Reading with Speed

                                                                           Cynthia Kinsaul

Rationale:  Children have to be able to read whole sentences and have phoneme awareness.  The next step is for them to become more independent readers.  This is achieved by becoming more fluent readers.  Children must learn to read quickly, silently, with expression and smoothly.  The only way to achieve this is by practicing reading.  In this lesson I will show children how to read fast by repeated readings.

Materials:  ''If You Give a Pig a Pancake'', ''The Cat in the Hat'', ''The Giving Tree'' Minute timers, two per child, class library, pencil and paper.

1. ''Today we are going to learn ho to read a book fast without all the choppy sentences.  Everyone listen.  I am going to read a few sentences the wrong way, then I will read these sentences the right way.''  ''If….you….g-I-ve….a p-I-g….a…., she….will…w-a-nt…some-th-ing….to go… with… it.''  ''This is the right way, If you give a pig a pancake, she will want something to go with it.  ''Which one sounds better?''  The second one right!  How do you think you can learn to read faster?  Well the only way I know how is to read a lot.  Today we are going to read the book of your choice over and over again until it sounds like the second example.
2. ''Boys and Girls, what do you do when you come to a word you do not understand?  Take your finger and cover up the word except for the first letter, say the sound to yourself.  Once you can read the first sound then go on to the next few letters, until you can read the whole word.  If you still cannot read the word, reread the sentence over again and try to guess the word based on what the sentence says.''  Do not skip a word if you cannot read it.  Just ask the teacher.
3. I will do three book talks to get the children interested in reading independently.  I will do the books ''If You Give a Pig a Pancake'', ''The Cat in the Hat'', and ''The Giving Tree.''  Listen carefully to everything I say about the books because it might be the one you want to pick for yourself.  If you do not find one of these books interesting then you can pick from the library.  You can only choose from the books that have the blue sticker on them.  How do you think you choose a book?  By its cover? No.  You choose a book by reading the back of the book or reading the first few sections.  This helps you get an idea of what the book is about.  If you find that there are more than two words on a page that you do not understand, the book might be too hard for you.  This is a very good way to get the children interested in reading.  They get to choose the book they want to read.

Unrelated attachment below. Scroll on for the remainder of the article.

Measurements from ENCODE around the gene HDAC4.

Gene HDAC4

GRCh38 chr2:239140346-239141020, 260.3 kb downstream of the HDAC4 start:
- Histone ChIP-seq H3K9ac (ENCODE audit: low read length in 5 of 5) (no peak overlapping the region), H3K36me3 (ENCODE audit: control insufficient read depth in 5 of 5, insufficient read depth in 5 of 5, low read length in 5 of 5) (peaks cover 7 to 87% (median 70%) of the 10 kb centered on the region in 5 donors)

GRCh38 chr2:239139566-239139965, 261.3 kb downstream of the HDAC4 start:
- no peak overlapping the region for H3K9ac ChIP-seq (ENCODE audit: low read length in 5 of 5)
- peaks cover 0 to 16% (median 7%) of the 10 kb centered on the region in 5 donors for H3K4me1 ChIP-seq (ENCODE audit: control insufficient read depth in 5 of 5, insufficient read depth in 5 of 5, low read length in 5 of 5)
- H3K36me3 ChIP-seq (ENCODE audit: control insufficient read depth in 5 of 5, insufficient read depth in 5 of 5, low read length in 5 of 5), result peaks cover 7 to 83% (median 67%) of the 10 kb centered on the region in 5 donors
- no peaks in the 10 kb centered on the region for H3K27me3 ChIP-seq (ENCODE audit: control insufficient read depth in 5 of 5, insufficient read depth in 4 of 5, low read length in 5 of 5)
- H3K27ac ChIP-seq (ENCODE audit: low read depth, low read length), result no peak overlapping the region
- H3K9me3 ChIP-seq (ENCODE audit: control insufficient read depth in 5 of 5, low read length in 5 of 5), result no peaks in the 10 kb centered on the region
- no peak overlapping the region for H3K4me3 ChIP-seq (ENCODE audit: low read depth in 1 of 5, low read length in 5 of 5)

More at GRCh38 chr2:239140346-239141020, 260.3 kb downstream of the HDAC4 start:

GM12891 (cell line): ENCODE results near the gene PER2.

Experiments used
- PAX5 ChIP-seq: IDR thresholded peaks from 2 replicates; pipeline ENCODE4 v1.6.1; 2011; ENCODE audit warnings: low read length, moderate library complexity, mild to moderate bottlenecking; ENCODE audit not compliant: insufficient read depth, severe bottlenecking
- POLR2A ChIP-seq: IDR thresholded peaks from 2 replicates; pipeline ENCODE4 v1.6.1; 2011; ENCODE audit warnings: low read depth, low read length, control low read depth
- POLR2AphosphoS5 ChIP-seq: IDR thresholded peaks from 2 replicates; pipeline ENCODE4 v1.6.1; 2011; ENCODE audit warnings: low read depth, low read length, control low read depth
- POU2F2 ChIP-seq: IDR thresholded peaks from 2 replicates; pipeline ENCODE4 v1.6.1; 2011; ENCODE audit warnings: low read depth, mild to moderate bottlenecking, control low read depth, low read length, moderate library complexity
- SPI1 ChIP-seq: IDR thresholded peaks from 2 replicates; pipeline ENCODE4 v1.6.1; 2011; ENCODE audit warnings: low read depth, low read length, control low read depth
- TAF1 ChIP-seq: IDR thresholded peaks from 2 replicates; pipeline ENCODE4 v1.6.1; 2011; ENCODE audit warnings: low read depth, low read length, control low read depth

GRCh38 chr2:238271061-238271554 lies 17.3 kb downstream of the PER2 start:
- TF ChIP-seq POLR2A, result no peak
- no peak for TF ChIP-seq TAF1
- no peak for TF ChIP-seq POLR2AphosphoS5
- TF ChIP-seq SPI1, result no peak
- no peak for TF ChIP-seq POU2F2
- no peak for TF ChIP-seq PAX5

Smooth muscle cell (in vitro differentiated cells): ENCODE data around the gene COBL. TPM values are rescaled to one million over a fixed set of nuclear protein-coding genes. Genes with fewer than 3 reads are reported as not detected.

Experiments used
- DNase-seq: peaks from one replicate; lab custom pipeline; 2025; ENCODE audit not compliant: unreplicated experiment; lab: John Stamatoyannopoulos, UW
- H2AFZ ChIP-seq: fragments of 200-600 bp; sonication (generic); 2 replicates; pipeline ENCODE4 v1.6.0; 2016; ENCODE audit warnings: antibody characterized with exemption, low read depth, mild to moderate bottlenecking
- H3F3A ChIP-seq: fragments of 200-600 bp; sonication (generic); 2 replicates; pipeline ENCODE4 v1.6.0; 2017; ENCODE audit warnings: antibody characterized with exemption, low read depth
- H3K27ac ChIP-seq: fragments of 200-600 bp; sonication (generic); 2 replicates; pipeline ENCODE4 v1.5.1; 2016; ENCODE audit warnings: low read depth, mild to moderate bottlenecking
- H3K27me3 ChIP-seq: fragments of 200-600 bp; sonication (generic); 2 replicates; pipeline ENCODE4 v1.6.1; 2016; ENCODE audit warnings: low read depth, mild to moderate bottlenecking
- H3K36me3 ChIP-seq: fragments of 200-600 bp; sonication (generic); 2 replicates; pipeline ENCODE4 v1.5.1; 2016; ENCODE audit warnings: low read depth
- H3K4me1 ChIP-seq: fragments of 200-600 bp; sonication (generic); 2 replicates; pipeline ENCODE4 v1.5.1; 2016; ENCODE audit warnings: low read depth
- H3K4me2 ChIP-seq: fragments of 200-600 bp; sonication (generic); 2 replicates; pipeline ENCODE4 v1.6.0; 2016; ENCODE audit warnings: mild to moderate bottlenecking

4. Once they have chosen their book I will put them in groups of two and have them read the book to each other.  Each group will have the same book.  One child reads the book once, and then the other child reads the book.  They will continue this until each child has read the book three times.  This repeated reading will enhance their fluency.

''We will now play a game.  You have now had time to practice reading your book, your partner will time you.  This will help you to know how fast you are reading your book.  Remember that you cannot skip over any words.  Practice cover up and rereading to understand a word.''  Do this three times and record your time to see who wins.